March 20, 2010

The Next Grand Deception

A few of my colleagues sat around Friday trying to guess which company or industry would be exposed as the next Ponzi scheme or bubble. We have suffered through Worldcom and Enron and Lehman, AIG, B of A, and Citibank.

In each of those cases, we saw the same pattern.

  • The whole world thought they were geniuses, and they believed it too.
  • Even adversaries in the marketplace and regulators were dazzled.
  • In each case there was a conceit: "We play by a new set of rules."
  • The "new rules" turned out to be finite, not sustainable; like a Ponzi scheme.
  • Problems were obvious in retrospect: we all suffered from willful blindness.

In some cases there was outright fraud; in other cases there was just a lot of self-deception, but despite the particulars and differences, there was actually a lot of commonality behind all of these cases.

Can we find the Next Grand Deception before the bubble pops?

A Kernel of Truth

At the heart of a bubble is always some kernel of truth, some interesting story. The Internet is changing the world, so we get the Internet Bubble. Telecommunications will be consolidated, so we get Worldcom. Energy will be traded like a commodity, so we get Enron. Derivatives can be valued efficiently using computer models, so we get Long Term Capital Management. In each case the "good idea" became a story with a life of its own, justifying a rampage of self-overconfidence.

In each case the story became an excuse to build an old-fashioned pyramid scheme, drawing money and goodwill from finite accounts on a bet that the good news could continue forever. But while you can make some new money on the Internet, in consolidated telecom, in energy trading, and in derivatives, the pool of money to be made is not infinite. No good story can justify infinite borrowing, infinite investment, or infinite leverage. The world is finite.

Looking for a False Infinity

So the question is this.

The next grand deception (and self-deception) is happening now, a bubble inflating in plain sight. It is driven by a world-changing story, a profound idea that is so big that it justifies endless investment. And yet it is a bubble that will pop when the world suddenly recognizes that the opportunity is limited. At the moment, we are all willfully blind to the limits of it.

So where is the next grand deception? We know that:

  • The deceivers look like brilliant geniuses. They believe in themselves.
  • Even adversaries (who are getting crushed) and regulators are dazzled.
  • They are claiming to play by a new set of rules. Something unprecedented.
  • However in reality you cannot play by those "new rules" indefinitely.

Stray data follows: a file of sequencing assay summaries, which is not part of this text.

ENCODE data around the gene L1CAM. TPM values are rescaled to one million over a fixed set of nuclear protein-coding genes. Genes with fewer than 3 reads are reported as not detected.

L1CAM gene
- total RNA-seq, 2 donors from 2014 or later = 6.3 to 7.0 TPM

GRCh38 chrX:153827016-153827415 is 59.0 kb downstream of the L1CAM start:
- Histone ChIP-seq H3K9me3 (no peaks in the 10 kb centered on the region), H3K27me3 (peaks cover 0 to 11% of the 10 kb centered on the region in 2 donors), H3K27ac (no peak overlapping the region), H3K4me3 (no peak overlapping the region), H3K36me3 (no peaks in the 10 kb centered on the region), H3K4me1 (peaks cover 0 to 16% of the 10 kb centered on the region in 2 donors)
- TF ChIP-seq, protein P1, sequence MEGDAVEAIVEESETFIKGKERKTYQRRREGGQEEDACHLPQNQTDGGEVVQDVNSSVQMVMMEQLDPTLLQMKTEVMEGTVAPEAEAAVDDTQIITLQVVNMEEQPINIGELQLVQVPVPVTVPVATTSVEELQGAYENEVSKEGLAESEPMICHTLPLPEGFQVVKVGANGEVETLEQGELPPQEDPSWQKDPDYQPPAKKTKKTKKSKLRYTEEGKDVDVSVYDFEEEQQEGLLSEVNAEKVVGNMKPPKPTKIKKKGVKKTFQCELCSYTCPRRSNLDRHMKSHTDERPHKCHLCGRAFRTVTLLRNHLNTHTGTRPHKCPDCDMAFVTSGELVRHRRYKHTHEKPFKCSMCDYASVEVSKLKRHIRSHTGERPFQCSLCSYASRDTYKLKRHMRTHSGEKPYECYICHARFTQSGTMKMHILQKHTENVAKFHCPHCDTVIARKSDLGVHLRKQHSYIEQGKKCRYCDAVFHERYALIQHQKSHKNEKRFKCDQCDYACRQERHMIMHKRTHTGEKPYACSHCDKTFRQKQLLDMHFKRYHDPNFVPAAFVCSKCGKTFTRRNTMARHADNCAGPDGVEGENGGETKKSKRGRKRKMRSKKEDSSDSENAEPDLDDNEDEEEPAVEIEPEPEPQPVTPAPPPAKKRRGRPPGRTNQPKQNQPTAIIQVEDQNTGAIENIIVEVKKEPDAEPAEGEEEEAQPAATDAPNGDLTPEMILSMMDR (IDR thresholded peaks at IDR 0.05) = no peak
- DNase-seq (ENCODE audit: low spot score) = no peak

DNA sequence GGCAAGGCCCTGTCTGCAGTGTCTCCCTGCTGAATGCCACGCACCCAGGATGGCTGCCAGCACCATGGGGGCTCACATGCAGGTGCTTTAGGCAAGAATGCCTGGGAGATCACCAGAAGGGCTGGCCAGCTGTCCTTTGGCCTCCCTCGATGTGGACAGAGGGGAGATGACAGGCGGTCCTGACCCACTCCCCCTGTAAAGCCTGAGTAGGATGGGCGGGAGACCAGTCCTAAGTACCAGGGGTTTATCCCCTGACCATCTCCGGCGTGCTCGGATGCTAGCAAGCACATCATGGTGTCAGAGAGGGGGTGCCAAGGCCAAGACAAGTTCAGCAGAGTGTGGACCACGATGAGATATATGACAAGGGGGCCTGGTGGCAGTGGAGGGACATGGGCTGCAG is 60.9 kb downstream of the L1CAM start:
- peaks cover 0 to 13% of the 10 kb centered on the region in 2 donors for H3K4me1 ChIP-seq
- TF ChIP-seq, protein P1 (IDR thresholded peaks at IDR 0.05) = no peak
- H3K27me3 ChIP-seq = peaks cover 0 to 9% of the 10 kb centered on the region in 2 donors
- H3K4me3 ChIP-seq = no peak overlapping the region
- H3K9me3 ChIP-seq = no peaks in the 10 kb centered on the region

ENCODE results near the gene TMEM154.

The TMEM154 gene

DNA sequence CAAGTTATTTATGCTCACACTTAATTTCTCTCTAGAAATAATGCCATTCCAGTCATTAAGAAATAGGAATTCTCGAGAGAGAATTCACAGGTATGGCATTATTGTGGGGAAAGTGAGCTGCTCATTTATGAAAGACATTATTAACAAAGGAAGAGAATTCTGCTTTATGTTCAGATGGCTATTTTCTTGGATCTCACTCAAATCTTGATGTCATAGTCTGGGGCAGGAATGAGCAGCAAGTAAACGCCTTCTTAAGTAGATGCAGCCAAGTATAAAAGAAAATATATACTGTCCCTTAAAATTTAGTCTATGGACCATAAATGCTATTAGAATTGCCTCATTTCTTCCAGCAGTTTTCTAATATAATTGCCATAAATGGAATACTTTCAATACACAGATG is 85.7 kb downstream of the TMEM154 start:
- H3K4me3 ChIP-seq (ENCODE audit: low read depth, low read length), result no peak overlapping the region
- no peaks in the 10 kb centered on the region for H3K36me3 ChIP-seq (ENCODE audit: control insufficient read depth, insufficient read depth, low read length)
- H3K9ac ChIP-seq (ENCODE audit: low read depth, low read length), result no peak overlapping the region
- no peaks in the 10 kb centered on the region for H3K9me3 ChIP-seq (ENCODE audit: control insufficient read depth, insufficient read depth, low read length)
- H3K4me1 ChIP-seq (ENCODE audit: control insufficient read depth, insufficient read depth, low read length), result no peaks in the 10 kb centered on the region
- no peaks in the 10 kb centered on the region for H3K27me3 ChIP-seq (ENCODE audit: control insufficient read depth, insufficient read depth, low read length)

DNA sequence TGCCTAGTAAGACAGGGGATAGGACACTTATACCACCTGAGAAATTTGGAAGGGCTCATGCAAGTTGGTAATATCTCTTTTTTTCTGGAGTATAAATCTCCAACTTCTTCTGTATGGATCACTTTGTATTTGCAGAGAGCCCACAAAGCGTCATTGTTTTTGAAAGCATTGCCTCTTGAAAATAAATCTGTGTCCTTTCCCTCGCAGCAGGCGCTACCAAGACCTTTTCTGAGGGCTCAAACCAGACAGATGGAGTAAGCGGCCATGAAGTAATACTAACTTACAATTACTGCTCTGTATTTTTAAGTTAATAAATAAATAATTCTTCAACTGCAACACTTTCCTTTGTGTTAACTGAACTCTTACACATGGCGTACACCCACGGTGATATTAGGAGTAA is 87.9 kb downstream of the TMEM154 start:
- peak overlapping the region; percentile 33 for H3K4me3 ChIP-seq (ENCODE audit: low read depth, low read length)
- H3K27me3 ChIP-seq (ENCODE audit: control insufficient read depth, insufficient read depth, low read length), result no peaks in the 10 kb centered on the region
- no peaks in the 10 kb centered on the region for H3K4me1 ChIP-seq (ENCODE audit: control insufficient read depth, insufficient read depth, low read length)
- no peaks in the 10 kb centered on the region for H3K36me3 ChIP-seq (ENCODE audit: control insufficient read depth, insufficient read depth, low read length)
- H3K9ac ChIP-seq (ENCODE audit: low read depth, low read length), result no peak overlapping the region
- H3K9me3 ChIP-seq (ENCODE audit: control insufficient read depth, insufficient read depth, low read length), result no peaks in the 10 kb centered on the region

• Problems will seem glaringly obvious in retrospect.

Who do you think is building the next Grand Deception?

Is it obvious to you?

Posted by David at March 20, 2010 07:24 AM

Not to be too dire, but the real question, to me, is how to protect ourselves from the next bubble.

It is going to be a very big pop, and it will affect everything. I am unsure where to be hiding when it collapses, because there are very few places in the world that seem insulated from its collapse.

Posted by: David at March 20, 2010 07:31 AM

The continued acceleration of deficit spending?

Posted by: Roger at March 21, 2010 05:13 PM

That's certainly a candidate, isn't it?

Posted by: David at March 21, 2010 06:40 PM

The next grand deception will have a great story. The best candidates are the world's acknowledged geniuses, for example the people and organizations that are extolled on the cover of recent Fortune magazines. In the last year:

- Hyundai
- Steve Jobs
- China
- Zipcar
- Amazon
- Ford
- Zappos

Is the next grand deception in this list?

Posted by: David at March 21, 2010 09:03 PM

* The deceivers look like brilliant geniuses. They believe in themselves.
* Even adversaries (who are getting crushed) and regulators are dazzled.
* They are claiming to play by a new set of rules. Something unprecedented.

These three bullet points spell "Google" to me. Though I'm not implying there's any actual deception brewing, I have a very intelligent friend who believes that the bottom will someday drop out of online advertising, and pow, there goes everything. Who knows.

That said, my personal bet is the American national deficit. We seem to be making no attempt to actually pay it off.

Posted by: Rachel Grey at March 27, 2010 11:26 PM

Founder of PayPal says education.

Posted by: Roger at April 14, 2011 03:09 PM
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